The destruction wrought by Hurricane Maria on the 3.4 million residents of Puerto Rico resurfaced a disturbing fact – many Americans don't know the first thing about the Caribbean island.
A USA Today/Suffolk University poll conducted in March found that fewer than half of Americans (47%) believe that Puerto Ricans are U.S. citizens by birth.
Instead, 30% of the people surveyed thought residents of the island are citizens of Puerto Rico. Another 21% just didn't know where the people of Puerto Rico belong.
That may help explain why the nation rallied behind the victims of Hurricane Harvey in Texas and Hurricane Irma in Florida, but have not responded in the same way to the victims of Hurricane Maria in Puerto Rico.
"What I fear is that the federal government is not stepping up as fully and as quickly as we must," Rep. Luis Gutierrez, D-Ill., whose parents are Puerto Rican, said on the floor of the House of Representatives on Tuesday. "We need an air lift. We need an effort the scale of Dunkirk. We need the federal government to go all in."
President Trump announced Tuesday morning that he will visit the island next week, but confusion remains. So what exactly is Puerto Rico?
It's a U.S. commonwealth
Puerto Rico first became a U.S. territory following the Spanish-American War, which was ignited by the explosion of the U.S.S. Maine in Havana Harbor in 1898. The war ended with the U.S. acquiring many of Spain's possessions, including Cuba, Guam, the Philippines and Puerto Rico.
In 1952, Puerto Ricans adopted a new constitution, which established the current relationship of Puerto Rico as a commonwealth of the United States.
Under that arrangement, Puerto Rico shares many similarities to U.S. states. Its residents elect their own legislative assembly, a governor, and a representative to the U.S. House of Representatives. But unlike U.S. states, Puerto Ricans on the island cannot vote in presidential elections, and their representative in the House — known as a resident commissioner — has no vote.
The island also has a Federal Affairs Administration, based in Washington, D.C., which represents the island before the federal government, the 50 state governments and U.S. businesses.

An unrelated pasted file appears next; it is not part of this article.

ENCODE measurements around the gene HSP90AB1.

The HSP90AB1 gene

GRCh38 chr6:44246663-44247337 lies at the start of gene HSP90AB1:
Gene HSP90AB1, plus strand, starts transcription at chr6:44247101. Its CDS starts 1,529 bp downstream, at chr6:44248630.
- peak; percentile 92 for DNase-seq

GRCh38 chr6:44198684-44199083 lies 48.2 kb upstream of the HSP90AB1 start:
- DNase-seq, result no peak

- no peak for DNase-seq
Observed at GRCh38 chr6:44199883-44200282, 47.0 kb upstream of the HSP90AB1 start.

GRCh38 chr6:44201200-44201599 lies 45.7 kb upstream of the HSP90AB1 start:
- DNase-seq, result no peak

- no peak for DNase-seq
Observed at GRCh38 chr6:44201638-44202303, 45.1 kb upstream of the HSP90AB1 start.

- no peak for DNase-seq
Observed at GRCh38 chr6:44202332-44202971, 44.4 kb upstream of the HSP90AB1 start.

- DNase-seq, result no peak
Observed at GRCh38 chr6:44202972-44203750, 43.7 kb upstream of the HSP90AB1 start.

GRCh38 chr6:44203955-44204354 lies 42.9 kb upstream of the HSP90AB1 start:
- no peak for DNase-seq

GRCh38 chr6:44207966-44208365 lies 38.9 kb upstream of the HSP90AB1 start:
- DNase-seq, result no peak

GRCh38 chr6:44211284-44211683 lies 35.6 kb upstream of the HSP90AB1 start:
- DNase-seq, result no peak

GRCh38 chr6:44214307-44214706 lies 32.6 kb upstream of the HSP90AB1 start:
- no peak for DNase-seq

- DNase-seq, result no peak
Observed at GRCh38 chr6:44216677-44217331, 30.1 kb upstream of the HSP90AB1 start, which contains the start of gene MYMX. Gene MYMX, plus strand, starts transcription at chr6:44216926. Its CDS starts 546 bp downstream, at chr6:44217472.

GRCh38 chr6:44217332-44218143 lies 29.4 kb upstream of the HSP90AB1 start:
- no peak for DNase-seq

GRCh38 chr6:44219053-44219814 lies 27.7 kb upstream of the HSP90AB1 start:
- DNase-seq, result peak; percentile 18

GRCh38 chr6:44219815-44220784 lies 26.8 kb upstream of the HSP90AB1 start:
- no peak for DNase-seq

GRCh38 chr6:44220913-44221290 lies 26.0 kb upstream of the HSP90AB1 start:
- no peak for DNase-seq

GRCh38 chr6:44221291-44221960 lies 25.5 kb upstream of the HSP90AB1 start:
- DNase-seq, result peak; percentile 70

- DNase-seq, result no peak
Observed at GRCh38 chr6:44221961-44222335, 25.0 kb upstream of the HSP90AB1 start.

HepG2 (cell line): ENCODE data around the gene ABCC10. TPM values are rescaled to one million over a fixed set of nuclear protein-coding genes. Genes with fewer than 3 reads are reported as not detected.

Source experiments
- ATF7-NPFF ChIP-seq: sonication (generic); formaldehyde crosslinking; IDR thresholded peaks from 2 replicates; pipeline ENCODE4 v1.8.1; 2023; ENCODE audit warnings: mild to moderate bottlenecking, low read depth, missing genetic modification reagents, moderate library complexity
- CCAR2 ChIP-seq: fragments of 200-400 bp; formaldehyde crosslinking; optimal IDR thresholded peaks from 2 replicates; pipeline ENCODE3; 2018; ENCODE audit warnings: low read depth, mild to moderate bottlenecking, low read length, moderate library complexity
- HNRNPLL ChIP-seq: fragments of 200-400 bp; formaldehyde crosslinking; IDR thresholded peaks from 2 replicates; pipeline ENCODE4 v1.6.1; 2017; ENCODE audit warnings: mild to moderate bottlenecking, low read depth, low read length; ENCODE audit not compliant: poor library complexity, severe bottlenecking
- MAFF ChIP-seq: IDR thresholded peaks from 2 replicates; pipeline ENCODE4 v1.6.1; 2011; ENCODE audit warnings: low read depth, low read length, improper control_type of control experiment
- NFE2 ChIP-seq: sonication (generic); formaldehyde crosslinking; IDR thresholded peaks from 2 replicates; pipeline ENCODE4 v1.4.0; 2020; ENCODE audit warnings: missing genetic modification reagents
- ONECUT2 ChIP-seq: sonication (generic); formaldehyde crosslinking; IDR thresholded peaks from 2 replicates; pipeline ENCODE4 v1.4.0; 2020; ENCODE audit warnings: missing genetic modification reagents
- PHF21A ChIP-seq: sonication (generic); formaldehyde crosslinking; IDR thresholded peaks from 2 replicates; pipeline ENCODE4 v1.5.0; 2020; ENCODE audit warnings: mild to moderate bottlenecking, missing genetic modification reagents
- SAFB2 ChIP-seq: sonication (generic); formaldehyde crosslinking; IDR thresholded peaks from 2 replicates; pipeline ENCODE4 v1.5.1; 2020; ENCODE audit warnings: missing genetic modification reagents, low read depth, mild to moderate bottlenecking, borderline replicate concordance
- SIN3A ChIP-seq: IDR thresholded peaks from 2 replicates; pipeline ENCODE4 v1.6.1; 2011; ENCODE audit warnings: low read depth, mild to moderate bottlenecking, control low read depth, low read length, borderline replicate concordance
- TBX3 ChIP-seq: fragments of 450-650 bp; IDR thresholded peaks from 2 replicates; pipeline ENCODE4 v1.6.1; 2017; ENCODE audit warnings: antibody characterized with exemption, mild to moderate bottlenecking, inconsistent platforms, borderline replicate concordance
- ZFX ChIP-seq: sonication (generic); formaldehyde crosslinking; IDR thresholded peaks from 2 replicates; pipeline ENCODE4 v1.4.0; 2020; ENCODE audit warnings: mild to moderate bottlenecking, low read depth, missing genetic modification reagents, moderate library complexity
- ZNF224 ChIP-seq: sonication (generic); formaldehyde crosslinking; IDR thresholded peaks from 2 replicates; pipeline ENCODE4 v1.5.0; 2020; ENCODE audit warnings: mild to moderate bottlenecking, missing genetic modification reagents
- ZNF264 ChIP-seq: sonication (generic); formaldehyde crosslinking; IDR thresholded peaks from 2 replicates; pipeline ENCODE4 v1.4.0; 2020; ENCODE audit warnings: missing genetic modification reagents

Its residents are U.S. citizens
In 1917, the U.S. Congress passed the Jones–Shafroth Act, which grants U.S. citizenship to anyone born on the island.
As U.S. citizens, Puerto Ricans can freely travel and move to the U.S. mainland without a passport or a visa. For Puerto Ricans, traveling to the mainland is the same as a New Yorker crossing into New Jersey or flying to Hawaii.
Thousands of Puerto Ricans have taken advantage of that in recent years as the island's finances have crumbled. From 2006 to 2015, about 445,000 left the island for the mainland, more than 10% of the island's population, according to the Puerto Rico Statistics Institute. Most of them live in New York, Florida, and New Jersey.
As citizens, Puerto Ricans can also volunteer to serve, or be drafted into, the military. About 18,000 Puerto Ricans served in World War I, 65,000 in World War II, 61,000 in the Korean War, and 48,000 in Vietnam, according to Puerto Rico's former governor Luis Fortuño.
Puerto Ricans get some, but not all, federal benefits
As U.S. citizens, Puerto Ricans receive many of the same financial benefits, and liabilities, of their mainland counterparts. They pay most federal taxes, including payroll, Social Security and Medicare taxes. But they do not pay federal personal income taxes.
Puerto Ricans receive many, but not all, federal benefits. For example, the federal government matches 100% of Medicaid funding for people living in the 50 states and the District of Columbia, but matches only 57.2% of Medicaid expenditures for residents of Puerto Rico. Congress has also capped annual Medicaid spending in Puerto Rico.
Finances in Puerto Rico were dire even before Maria hit
Hurricane Maria hit the island at the worst possible time as the government was already grappling with a historic economic crisis that has forced the closure of schools, hospitals and other government services.
In May, an oversight board appointed to manage the crisis filed for the equivalency of bankruptcy protection. The government is being crushed by $74 billion in debts and $49 billion in pension liabilities, but its creditors are worried the island will default on its payments.
Even Trump raised that concern in a series of tweets Monday night lamenting the "billions of dollars owed to Wall Street and the banks which, sadly, must be dealt with."
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